Manga-ka: Kubo Tite
Rating: Older Teen (16+)
Released: September 2008
Synopsis: “Ichigo and the Soul Reapers wage a furious battle against the Arrancars who are attacking Karakura Town. But this enemy is unlike anything they have ever fought before, and these aren’t even the strongest of the Arrancars! If Ichigo and his friends can barely face them, how can they hope to fight off the elite Arrancar warriors, the dreaded Espada?”
The fighting must go on in this twenty-fourth volume of Bleach. A sudden assault from the enemy leaves those protecting the town caught unawares and everyone is pulled in different directions to defend themselves and those around them. It’s kill or be killed as Renji, Matsumoto and Hitsugaya face off against some nasty opponents.
Kubo Tite does a really great job balancing the different fight scenes in this volume, a skill he’s shown throughout the series as he juggles such a large, diverse cast of characters. The main fighting arc of this volume revolves around three fights: those of Renji, Matsumoto and Hitsugaya, against three invading Arrancar. While the trio spend a good portion of these fights having their butts handed to them on bloody platters (or reminding us how badly they were beaten in the previous volume), a well-timed, and pleasantly believable for plot purposes, boost of energy gives them just what they need to turn the tables.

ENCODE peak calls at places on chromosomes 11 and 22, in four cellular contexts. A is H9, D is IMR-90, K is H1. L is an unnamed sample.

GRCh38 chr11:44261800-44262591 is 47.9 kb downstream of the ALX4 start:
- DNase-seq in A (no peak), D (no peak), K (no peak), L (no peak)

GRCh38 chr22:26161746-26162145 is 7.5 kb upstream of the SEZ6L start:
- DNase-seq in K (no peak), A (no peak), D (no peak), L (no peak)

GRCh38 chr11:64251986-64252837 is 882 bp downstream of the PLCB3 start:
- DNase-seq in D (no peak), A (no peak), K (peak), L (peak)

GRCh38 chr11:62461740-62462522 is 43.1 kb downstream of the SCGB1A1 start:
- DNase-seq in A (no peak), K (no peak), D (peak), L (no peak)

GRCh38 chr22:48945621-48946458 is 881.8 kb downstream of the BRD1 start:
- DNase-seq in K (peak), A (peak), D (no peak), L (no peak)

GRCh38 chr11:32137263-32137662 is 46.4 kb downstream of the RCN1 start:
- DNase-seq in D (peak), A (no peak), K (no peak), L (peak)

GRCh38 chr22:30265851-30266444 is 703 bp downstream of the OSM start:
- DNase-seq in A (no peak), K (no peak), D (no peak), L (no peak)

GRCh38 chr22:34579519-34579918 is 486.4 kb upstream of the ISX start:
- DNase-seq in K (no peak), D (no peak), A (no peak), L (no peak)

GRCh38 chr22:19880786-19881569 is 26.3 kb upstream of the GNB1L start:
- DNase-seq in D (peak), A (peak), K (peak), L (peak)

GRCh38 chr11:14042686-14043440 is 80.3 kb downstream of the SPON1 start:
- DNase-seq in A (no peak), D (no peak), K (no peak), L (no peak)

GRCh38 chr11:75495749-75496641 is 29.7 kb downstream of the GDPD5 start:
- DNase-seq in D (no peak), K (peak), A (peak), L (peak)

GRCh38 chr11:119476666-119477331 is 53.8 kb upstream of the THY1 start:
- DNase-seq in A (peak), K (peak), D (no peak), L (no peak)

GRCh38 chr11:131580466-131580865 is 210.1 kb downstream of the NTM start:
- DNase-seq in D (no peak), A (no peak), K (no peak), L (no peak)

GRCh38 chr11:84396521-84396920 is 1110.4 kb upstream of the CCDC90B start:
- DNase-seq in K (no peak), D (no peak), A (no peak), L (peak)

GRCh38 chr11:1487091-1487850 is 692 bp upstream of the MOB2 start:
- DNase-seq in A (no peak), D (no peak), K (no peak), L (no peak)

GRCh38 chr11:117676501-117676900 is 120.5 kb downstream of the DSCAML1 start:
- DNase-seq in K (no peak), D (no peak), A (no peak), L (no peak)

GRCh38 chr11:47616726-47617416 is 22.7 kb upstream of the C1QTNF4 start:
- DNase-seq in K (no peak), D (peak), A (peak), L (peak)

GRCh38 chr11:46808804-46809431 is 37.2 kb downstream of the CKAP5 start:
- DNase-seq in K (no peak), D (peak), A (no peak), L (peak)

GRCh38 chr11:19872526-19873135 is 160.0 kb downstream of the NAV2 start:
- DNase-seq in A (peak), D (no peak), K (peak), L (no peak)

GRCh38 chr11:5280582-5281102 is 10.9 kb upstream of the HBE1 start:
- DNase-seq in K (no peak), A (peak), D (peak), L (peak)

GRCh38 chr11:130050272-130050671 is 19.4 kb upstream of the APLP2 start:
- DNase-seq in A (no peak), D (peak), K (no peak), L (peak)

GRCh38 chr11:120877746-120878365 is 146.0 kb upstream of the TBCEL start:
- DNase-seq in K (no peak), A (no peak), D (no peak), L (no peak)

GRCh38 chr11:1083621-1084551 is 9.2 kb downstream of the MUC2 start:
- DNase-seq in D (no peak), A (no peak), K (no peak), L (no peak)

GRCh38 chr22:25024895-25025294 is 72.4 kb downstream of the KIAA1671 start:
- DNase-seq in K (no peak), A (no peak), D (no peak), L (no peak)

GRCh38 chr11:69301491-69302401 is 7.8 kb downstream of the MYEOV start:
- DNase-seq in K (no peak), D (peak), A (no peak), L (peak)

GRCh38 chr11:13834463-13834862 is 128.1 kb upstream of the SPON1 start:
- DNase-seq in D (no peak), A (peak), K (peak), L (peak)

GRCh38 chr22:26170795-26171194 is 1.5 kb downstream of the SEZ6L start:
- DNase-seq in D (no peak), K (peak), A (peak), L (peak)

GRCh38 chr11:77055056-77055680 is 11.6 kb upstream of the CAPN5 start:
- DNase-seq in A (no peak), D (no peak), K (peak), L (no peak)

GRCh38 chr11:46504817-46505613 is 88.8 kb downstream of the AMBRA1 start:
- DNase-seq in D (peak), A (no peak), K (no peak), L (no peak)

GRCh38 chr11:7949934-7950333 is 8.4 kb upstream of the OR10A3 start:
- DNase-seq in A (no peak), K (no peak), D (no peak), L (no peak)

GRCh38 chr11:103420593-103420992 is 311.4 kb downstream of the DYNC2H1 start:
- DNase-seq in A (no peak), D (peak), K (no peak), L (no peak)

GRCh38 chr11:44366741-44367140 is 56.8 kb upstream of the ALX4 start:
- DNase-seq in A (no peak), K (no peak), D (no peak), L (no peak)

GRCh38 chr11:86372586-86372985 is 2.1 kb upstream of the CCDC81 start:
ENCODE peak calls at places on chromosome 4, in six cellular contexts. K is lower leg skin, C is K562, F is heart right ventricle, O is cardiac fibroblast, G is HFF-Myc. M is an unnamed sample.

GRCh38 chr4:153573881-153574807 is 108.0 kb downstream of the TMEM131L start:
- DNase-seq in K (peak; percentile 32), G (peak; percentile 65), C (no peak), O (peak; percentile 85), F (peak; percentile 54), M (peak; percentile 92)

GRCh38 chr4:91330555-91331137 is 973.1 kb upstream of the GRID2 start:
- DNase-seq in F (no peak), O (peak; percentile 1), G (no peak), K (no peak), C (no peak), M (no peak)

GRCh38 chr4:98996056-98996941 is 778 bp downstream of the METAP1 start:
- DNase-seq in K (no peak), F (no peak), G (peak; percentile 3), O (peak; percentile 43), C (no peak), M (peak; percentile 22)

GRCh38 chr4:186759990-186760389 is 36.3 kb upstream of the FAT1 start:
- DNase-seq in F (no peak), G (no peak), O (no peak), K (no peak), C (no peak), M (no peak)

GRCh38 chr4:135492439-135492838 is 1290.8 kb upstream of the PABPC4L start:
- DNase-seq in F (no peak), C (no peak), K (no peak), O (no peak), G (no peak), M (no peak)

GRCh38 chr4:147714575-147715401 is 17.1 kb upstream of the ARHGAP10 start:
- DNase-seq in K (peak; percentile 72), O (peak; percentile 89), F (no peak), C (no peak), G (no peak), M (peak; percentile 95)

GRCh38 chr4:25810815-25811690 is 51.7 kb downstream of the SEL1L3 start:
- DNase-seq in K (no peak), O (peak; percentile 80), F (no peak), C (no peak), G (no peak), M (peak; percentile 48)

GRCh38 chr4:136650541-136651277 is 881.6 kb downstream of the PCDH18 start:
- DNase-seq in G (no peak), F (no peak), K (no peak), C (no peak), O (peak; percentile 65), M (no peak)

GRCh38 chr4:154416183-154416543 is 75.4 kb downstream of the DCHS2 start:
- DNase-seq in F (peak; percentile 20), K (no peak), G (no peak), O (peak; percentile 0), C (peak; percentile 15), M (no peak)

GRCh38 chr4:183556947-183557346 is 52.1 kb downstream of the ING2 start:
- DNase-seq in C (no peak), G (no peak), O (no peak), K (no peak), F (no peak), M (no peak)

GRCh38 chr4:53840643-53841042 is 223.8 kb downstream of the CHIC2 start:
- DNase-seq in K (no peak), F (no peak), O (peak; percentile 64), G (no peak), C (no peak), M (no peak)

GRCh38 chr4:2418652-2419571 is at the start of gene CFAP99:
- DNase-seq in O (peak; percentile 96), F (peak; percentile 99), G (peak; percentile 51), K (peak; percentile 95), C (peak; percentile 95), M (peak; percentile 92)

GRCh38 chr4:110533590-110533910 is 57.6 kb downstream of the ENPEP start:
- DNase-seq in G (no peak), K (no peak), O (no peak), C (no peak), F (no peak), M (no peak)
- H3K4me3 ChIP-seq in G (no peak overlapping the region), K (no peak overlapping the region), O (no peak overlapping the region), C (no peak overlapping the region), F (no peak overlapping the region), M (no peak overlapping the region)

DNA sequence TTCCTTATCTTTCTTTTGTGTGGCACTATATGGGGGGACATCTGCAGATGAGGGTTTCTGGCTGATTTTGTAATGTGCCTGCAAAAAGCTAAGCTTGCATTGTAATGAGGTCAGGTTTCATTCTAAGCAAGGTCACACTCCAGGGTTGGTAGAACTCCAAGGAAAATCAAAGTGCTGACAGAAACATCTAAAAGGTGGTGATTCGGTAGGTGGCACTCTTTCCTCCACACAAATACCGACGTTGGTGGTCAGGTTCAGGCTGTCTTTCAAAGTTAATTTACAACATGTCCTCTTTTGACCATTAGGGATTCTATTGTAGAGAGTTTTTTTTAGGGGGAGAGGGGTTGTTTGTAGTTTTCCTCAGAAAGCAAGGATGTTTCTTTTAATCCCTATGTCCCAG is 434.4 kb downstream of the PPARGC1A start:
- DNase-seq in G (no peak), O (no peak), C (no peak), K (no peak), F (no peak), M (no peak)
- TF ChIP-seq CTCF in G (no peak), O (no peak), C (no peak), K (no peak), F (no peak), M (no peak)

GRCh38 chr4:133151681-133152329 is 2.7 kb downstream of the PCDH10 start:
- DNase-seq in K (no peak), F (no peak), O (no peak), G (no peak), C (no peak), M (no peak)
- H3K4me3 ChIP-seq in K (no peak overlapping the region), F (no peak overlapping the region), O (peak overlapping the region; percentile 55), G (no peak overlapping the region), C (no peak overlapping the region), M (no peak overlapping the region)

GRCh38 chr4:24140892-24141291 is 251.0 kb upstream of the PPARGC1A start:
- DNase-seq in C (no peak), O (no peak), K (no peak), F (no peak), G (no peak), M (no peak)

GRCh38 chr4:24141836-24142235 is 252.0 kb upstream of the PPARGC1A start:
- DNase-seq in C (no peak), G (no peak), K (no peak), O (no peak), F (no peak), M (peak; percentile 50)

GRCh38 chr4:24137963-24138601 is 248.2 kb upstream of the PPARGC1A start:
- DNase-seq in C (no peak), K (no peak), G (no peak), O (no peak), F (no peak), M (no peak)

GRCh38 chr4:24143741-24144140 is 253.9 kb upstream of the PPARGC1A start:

Another notable point for me about this volume is the underlying character drama, which I made note of loving in its increasing intensity in volume twenty-three. One page, three panels, with Orihime looking at Ichigo as he stares down at Rukia, really speaks volumes, not only about Orihime but a little about Ichigo as well. Not an expression we usually see on him so it provokes some thought. That and Ichigo’s progressive self-doubt, as he puts himself in the position of shouldering immeasurable pressures, makes him a compelling character, much more than your usual stereotypical spiky-haired, sword-wielding lead hero.
Other characters supply some surprises as well, such as an unexpected battle interference by the spacey Ururu, which caught me enjoyably off-guard, and a look at the current whereabouts of Uryuu Ishida as he strives to regain his Quincy powers (and any Uryuu scene is a good Ishida scene in my books!). Even Chad returns briefly to ask a favour of the shop keep, Urahara. And a peek of Tasuki watching the fights from the backdrop? Little character scenes like these really make the series for me!
Great thing about a series like Bleach, is even if you don’t care the slightest bit about one part of the events going on, chances are there’s a hundred others to follow instead. The immense cast of characters and the world they inhabit gives this shonen-epic lots of different and interesting angles, nearly all of which I’m still more than happy to follow. A series well worth sticking with for the long-haul, I can’t wait to keep reading to find out what happens to my favourite characters and who kicks whose butt for what reason in the next release.